Header

UZH-Logo

Maintenance Infos

How syndicate short sales affect the informational efficiency of IPO prices and underpricing


Bartling, Björn; Park, Andreas (2010). How syndicate short sales affect the informational efficiency of IPO prices and underpricing. Journal of Financial and Quantitative Analysis, 45(2):441-471.

Abstract

When a company goes public, it is standard practice that the underwriting syndicate allocates more shares than are issued. The underwriter thus holds a short position that it commonly fills by aftermarket trading when market prices fall or, when prices rise, by executing the so-called overallotment option. This option is a standard feature of initial public offering (IPO) arrangements that allows the underwriter to purchase more shares from the issuer at the original offer price. We propose a theoretical model to study the implications of this combination of short position and overallotment option on the pricing of the IPO. Maximizing the sum of both the profits from their share of the offer revenue and the potential profits from aftermarket trading, we show that underwriters strategically distort the offer price. This results either in exacerbated underpricing when favorably informed underwriters lower prices to secure a signaling benefit, or in informationally inefficient offer prices when underwriters pool in offer prices irrespective of their information.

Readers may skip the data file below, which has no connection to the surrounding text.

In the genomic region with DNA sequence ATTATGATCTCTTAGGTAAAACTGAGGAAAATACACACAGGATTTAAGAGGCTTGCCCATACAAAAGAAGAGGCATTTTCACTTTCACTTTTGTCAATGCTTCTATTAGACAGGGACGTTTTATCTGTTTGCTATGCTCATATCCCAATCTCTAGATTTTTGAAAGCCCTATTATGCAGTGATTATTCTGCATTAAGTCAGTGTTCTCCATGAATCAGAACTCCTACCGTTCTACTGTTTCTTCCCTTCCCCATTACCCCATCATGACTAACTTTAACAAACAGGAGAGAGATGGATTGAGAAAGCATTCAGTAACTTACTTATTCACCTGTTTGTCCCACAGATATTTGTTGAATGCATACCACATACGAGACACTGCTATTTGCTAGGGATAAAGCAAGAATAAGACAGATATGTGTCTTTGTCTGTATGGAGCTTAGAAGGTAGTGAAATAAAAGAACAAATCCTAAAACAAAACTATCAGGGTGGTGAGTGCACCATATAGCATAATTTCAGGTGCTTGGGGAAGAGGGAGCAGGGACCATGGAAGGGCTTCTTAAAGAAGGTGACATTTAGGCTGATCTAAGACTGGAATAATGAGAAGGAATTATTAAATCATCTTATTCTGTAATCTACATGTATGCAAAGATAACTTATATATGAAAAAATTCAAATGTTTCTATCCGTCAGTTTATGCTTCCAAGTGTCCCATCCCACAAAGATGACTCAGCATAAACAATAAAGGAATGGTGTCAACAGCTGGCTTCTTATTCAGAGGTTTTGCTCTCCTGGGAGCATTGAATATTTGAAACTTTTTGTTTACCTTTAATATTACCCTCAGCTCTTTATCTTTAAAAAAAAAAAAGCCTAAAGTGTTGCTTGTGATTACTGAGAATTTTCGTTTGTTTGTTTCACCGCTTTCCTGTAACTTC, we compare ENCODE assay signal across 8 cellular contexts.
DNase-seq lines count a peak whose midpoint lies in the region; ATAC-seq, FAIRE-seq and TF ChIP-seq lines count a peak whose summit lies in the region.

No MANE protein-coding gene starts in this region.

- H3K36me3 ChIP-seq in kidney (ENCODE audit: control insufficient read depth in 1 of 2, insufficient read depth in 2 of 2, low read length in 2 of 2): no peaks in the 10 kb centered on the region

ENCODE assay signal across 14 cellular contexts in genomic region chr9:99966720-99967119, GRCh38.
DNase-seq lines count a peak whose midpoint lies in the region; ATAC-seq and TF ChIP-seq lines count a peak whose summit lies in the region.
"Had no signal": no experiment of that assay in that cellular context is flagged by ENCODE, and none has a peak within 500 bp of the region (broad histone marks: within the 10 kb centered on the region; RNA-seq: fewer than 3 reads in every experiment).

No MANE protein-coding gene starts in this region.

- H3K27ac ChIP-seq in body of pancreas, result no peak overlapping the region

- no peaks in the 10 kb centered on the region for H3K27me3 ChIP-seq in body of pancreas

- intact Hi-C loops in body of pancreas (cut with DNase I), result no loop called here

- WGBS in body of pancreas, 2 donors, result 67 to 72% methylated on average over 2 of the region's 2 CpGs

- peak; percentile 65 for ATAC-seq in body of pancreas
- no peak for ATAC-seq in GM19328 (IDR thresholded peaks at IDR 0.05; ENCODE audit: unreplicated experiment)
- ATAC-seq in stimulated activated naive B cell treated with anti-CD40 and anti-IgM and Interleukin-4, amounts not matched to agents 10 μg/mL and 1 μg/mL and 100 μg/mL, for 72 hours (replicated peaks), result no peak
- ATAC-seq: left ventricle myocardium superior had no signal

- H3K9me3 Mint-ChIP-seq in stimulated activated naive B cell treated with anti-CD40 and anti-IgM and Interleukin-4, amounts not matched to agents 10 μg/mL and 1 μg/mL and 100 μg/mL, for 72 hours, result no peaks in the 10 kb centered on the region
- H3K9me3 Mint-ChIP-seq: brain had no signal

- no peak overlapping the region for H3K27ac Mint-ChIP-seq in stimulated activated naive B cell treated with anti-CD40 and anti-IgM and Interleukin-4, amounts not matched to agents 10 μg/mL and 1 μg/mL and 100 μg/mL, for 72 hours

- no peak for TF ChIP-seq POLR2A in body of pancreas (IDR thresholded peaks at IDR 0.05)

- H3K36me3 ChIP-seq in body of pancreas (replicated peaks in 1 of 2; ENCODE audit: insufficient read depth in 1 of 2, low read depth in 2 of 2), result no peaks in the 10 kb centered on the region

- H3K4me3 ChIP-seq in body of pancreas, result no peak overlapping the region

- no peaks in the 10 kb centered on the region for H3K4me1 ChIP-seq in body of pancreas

Abstract

When a company goes public, it is standard practice that the underwriting syndicate allocates more shares than are issued. The underwriter thus holds a short position that it commonly fills by aftermarket trading when market prices fall or, when prices rise, by executing the so-called overallotment option. This option is a standard feature of initial public offering (IPO) arrangements that allows the underwriter to purchase more shares from the issuer at the original offer price. We propose a theoretical model to study the implications of this combination of short position and overallotment option on the pricing of the IPO. Maximizing the sum of both the profits from their share of the offer revenue and the potential profits from aftermarket trading, we show that underwriters strategically distort the offer price. This results either in exacerbated underpricing when favorably informed underwriters lower prices to secure a signaling benefit, or in informationally inefficient offer prices when underwriters pool in offer prices irrespective of their information.

Statistics

Citations

1 citation in Web of Science®
1 citation in Scopus®
Google Scholar™

Altmetrics

Downloads

56 downloads since deposited on 02 Nov 2010
10 downloads since 12 months
Detailed statistics

Additional indexing

Item Type:Journal Article, refereed, original work
Communities & Collections:03 Faculty of Economics > Department of Economics
Dewey Decimal Classification:330 Economics
Language:English
Date:2010
Deposited On:02 Nov 2010 14:07
Last Modified:08 Apr 2017 07:21
Publisher:Cambridge University Press
ISSN:0022-1090
Publisher DOI:https://doi.org/10.1017/S0022109010000128

Download

Preview Icon on Download
Preview
Content: Accepted Version
Filetype: PDF
Size: 1MB
View at publisher